Ego death doesn't mean you never get your sense of self back. It can't last permanently, if you got stuck in that state for long periods you'd come across pretty "crazy". It's just the momentary experience of being de-centered from your own experience of reality so you see that you're only a small part of something much bigger. You realize that your perceptions and the things you think are true and the stuff you cling to, and by extension, the things your society has told you are true, are an illusion. It doesn't make you better than other people morally, or anything like that, but it can make it harder to interact with people who haven't had similar experiences, because they can't get any distance from their own perceptions sometimes or see through their own BS (the comforting lies they tell themselves).

I feel it's easy to tell who's been radically decentered in this way and who hasn't just by interacting with them. I could be wrong. But it always seems obvious.

Ista said:
The before state sounds incredibly narcissistic.
People are misinterpreting the paragraph, probably because it's not written very well, but this is difficult stuff to articulate. The before state is not the state of thinking your mother exists FOR YOU or to make you feel good. It's the state people are in all the time, where their perception of who others are is contiguous with and contingent upon their own Ego, which in common use means something like "sense of superiority", but in the psychological sense simply means "I am". Most people interpret others in and through their own sense of who they are, through their own worldview, social programming, and their own preferences. There's nobody who doesn't do this, which is a realization you come to when your ego dies for a split second. It's a melancholic realization, because you are forced to realize that even you do this, and will do it, and it's beyond anyone's control.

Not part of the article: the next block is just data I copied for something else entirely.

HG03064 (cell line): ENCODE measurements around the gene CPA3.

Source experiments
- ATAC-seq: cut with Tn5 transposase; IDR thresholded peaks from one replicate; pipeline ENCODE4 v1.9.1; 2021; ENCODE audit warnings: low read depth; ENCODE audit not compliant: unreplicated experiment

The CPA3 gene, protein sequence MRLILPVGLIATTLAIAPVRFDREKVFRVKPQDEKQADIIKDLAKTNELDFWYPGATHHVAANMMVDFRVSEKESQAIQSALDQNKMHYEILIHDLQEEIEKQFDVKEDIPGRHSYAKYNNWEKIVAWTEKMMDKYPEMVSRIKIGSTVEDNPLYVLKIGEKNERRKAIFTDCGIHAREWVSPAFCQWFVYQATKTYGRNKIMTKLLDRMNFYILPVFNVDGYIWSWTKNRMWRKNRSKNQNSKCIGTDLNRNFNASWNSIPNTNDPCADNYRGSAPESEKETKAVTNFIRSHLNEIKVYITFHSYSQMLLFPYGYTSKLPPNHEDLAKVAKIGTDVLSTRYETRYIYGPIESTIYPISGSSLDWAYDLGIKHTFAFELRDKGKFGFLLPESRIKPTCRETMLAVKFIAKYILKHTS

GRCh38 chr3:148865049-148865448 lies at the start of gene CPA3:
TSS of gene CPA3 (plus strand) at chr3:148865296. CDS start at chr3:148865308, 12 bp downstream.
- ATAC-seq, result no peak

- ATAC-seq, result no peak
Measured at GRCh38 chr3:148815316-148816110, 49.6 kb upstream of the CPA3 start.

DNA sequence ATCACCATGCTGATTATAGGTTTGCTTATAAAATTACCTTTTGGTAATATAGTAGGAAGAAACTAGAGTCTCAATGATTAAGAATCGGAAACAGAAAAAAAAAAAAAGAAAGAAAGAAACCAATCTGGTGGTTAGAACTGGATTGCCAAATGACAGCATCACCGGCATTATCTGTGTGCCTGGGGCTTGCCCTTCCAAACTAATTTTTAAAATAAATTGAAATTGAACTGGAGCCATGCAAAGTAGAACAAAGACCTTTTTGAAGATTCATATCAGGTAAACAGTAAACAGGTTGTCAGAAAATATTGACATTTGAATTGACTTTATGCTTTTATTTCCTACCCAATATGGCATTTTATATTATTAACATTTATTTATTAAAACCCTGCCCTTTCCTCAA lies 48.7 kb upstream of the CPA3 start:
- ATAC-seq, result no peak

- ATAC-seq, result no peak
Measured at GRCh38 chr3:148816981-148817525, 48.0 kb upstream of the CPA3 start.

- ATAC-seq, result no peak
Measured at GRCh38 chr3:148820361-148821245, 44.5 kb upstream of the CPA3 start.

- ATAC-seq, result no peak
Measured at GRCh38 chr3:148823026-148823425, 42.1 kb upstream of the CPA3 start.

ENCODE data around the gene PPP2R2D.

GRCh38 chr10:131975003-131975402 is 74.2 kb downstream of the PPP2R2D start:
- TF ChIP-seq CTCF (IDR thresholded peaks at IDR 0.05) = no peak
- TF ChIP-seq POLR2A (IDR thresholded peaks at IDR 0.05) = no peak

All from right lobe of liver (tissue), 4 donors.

Most people are narcissistic, especially the ones who think they aren't, I've found.
 

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I think it might do some INTPs good to have a little ego death experience. Then they'd stop thinking they were "logical" and "objective"... They might even begin to see that they're in the same boat as everyone else. Looking through that same glass darkly.
A little humility can accomplish the same thing. Short of that, a smack upside the head.
 
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Discussion Starter #20
A little humility can accomplish the same thing. Short of that, a smack upside the head.
Yeah, I don't even know if it's a humility problem, though. I don't think hubris is a big INTP problem.

I think it's a problem with not getting outside their own heads enough. All of my thoughts make perfect sense to me, but I know that doesn't make them logical. It helps when interacting with other people to realize that you're not always on the logical high ground.

I think it'd take a lot of pressure off, for some of 'em...